‘Class of 2014’

June 3, 2014


‘Class of 2014’


This Metasequoia glyptostroboides (648-92*B) got a new home this spring in the grove of established dawn redwoods along Willow Path. The approximately 20-year-old specimen was relocated from Peter’s Hill as a replacement for a mature specimen lost to a lightening strike. The stump of the lost tree will remain for visitor to enjoy (pictured in foreground).

Oh, what an amazing spring it has been! The cooler weather has been fantastic for our annual spring planting campaign, which has just concluded. This year, some 150 plants have been moved to their permanent homes in the living collection, representing a wide array of trees, shrubs, vines, and ground covers from all over the temperate world.

Notable additions this year include two separate accessions of the yellow-flowering Diervilla lonicera (commonly called northern bush honeysuckle, though not truly a honeysuckle), a new species to the Arboretum since its collection in 2011 in New York and Pennsylvania. These shrubs were planted in several locations in the Leventritt Shrub and Vine Garden as well as near the Weld Hill Research Building.

Another area which received new plantings was the north entry of Willow Path, across from the Hunnewell Building Visitor Center. The recent loss of a mature Metasequoia glytostroboides (dawn redwood; 740-62*E) due to a lightning strike created a wonderful planting opportunity. Another Metasequoia(648-92*B), some 20-feet tall, was air-spaded out of its previous location on Peters Hill and planted bare root near the stump of the older one. To complement the fine texture of the needles of the dawn redwood, we added four Magnolia tripetala individuals to the site, known commonly as umbrella magnolia due to its large coarse leaves clustered at the end of each stem. These trees were collected in the wilds of Alabama and North Carolina, and were dug from one of the Arboretum’s in-ground nurseries.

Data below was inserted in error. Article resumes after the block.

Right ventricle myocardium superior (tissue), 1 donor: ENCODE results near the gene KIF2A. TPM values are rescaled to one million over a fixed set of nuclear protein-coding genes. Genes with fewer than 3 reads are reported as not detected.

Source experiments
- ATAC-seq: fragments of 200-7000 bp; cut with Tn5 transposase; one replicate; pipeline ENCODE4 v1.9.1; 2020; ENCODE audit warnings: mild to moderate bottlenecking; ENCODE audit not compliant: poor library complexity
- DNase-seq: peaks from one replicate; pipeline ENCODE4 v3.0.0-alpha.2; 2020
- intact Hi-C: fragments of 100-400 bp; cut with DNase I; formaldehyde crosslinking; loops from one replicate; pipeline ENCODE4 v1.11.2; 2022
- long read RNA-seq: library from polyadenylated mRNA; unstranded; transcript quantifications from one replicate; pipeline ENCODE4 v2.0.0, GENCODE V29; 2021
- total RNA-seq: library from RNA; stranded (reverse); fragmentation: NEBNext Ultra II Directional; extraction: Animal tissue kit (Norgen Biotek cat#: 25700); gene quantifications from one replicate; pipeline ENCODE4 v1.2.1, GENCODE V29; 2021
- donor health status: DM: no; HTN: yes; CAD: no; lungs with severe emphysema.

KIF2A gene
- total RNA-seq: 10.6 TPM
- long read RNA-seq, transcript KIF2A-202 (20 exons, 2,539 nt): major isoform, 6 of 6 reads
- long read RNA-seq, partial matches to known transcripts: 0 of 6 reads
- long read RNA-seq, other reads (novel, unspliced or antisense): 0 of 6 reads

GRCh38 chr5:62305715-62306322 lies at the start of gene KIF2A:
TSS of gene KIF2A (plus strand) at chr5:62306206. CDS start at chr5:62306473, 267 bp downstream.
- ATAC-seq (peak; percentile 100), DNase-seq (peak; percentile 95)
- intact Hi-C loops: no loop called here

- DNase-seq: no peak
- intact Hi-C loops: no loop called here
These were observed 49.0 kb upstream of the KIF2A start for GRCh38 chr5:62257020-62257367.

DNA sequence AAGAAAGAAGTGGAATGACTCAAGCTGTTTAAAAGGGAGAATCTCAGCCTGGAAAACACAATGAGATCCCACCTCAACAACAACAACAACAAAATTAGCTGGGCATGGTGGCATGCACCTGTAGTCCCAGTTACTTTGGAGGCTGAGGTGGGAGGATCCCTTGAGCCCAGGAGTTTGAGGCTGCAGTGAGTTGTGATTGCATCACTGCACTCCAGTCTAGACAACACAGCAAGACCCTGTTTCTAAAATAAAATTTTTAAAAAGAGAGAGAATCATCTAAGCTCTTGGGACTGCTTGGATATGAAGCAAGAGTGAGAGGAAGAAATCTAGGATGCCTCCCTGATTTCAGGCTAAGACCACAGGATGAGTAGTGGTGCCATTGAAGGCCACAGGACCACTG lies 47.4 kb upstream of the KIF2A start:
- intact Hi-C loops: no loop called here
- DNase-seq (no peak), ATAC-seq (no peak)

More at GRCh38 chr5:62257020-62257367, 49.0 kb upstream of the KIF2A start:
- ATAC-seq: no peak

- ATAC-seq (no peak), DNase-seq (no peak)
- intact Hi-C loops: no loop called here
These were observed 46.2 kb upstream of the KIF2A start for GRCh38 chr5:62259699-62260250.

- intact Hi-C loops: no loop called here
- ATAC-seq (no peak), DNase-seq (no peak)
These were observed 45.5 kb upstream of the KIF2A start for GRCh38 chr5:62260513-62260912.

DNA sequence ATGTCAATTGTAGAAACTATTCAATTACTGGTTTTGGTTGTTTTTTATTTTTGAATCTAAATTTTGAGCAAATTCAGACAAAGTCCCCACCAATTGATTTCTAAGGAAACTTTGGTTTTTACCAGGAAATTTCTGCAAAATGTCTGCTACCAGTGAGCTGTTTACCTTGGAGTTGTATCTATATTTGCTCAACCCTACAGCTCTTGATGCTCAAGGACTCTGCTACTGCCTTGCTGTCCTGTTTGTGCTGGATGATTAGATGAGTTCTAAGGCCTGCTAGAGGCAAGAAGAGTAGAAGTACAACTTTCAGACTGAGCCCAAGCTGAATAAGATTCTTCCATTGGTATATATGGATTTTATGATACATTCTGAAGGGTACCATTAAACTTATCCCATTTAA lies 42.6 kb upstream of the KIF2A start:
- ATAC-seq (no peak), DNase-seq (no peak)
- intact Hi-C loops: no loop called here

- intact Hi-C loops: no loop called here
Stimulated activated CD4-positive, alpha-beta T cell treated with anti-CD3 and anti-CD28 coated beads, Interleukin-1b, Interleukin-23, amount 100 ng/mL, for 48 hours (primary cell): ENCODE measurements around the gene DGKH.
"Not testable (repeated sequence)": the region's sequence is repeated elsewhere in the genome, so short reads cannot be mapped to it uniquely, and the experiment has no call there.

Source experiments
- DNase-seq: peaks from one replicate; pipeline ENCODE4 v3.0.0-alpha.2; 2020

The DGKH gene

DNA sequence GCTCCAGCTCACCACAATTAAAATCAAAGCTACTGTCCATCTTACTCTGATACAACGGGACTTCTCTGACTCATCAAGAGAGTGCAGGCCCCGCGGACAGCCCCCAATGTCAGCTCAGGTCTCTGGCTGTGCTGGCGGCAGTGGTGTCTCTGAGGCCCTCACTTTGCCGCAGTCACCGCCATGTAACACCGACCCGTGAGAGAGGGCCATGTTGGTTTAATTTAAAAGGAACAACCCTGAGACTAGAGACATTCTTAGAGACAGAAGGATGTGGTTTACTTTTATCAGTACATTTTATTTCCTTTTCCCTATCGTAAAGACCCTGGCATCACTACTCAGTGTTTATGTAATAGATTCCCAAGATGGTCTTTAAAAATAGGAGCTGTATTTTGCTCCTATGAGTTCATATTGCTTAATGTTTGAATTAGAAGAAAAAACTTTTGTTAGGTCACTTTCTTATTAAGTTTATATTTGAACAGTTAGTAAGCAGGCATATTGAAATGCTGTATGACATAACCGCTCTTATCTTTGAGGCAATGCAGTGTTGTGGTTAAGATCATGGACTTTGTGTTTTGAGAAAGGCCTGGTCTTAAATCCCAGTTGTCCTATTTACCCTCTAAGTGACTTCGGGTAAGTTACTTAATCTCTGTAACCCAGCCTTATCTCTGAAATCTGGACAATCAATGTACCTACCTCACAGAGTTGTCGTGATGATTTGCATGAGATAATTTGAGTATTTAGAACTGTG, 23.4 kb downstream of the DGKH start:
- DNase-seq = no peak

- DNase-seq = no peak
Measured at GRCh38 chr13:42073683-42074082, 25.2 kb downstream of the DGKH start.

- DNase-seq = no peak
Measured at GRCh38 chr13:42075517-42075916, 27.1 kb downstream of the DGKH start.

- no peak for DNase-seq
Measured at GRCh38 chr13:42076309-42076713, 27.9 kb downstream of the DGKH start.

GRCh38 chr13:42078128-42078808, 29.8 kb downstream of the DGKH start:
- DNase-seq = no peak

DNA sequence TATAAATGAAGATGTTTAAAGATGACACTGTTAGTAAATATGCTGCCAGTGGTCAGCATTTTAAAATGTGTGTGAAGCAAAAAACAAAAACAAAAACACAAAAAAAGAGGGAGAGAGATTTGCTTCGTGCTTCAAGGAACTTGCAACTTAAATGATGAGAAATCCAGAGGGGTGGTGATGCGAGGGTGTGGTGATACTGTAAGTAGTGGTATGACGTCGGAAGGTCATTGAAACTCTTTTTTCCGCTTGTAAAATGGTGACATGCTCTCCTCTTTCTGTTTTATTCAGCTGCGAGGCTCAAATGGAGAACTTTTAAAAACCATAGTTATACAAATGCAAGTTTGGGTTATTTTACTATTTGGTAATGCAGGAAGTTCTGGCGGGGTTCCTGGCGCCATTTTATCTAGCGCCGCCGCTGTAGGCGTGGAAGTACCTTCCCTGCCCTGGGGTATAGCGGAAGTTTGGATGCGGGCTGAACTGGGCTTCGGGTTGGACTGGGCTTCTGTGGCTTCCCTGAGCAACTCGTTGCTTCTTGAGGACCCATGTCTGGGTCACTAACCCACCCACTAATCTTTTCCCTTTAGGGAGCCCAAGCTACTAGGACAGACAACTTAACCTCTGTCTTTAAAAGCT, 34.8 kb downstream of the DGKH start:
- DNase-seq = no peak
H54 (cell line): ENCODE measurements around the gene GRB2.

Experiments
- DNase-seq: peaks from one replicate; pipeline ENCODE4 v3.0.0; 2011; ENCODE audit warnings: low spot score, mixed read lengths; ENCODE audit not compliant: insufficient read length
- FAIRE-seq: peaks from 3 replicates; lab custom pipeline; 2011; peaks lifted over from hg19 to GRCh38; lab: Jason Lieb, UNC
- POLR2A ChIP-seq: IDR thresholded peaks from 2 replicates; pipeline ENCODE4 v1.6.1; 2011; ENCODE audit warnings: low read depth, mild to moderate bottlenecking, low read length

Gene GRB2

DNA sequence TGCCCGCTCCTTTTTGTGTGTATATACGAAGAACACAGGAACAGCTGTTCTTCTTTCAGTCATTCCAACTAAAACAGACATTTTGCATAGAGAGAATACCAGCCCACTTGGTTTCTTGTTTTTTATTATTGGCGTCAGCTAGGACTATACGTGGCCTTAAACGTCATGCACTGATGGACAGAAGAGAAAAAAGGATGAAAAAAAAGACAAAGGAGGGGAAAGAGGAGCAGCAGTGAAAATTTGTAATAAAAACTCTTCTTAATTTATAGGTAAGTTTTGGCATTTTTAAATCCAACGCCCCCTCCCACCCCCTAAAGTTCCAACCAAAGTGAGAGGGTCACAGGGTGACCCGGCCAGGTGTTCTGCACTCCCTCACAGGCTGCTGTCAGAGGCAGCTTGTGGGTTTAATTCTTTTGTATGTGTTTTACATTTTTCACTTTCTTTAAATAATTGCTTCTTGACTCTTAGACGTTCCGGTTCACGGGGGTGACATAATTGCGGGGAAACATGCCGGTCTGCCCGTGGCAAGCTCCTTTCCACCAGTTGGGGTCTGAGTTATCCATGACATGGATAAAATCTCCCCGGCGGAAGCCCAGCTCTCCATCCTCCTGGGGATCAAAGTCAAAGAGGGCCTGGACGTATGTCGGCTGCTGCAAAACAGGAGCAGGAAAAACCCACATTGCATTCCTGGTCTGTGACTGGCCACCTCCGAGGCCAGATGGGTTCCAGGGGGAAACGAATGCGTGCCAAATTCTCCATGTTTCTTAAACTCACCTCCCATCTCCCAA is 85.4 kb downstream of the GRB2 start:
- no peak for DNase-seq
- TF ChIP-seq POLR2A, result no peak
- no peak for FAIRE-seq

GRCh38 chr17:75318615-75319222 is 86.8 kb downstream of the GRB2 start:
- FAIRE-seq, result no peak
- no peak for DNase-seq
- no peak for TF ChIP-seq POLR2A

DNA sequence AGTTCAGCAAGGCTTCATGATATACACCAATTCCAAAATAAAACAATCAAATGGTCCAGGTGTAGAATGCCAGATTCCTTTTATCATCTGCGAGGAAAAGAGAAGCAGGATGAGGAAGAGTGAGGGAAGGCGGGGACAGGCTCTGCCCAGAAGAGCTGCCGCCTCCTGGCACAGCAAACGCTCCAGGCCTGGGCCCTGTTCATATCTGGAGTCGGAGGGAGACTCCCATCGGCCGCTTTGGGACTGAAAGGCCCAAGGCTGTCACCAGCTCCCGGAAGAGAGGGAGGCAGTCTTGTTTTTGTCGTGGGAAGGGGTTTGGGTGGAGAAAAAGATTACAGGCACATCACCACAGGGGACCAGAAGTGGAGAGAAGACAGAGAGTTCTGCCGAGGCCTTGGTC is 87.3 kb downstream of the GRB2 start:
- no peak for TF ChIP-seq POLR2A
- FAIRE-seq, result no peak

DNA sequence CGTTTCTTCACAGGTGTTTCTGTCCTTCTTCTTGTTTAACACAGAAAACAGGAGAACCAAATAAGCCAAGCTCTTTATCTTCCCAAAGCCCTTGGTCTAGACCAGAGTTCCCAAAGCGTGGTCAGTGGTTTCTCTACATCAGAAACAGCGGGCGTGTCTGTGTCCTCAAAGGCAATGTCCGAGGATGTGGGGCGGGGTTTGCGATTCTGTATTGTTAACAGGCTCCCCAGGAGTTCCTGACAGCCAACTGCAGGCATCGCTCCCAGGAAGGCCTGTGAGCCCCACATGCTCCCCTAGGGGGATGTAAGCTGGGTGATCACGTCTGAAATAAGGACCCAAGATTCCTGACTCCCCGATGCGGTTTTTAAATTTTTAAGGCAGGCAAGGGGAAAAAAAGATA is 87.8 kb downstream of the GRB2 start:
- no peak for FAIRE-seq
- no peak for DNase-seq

On your next visit to the Arboretum, look for the ‘Class of 2014’, all marked with a wood, crimson-painted stake and branded S2014. Return often to see how they grow to become mature specimens.


Magnolia tripetala (562-2009*A), commonly called umbrella magnolia, planted in shade of the grove of Metasequoia glyptostroboides (dawn redwood) along willow path. Note the crimson painted stake indicating it was planted this spring.

-Michael Dosmann, Curator of Living Collections & Andrew Gapinski, Supervisor of Horticulture

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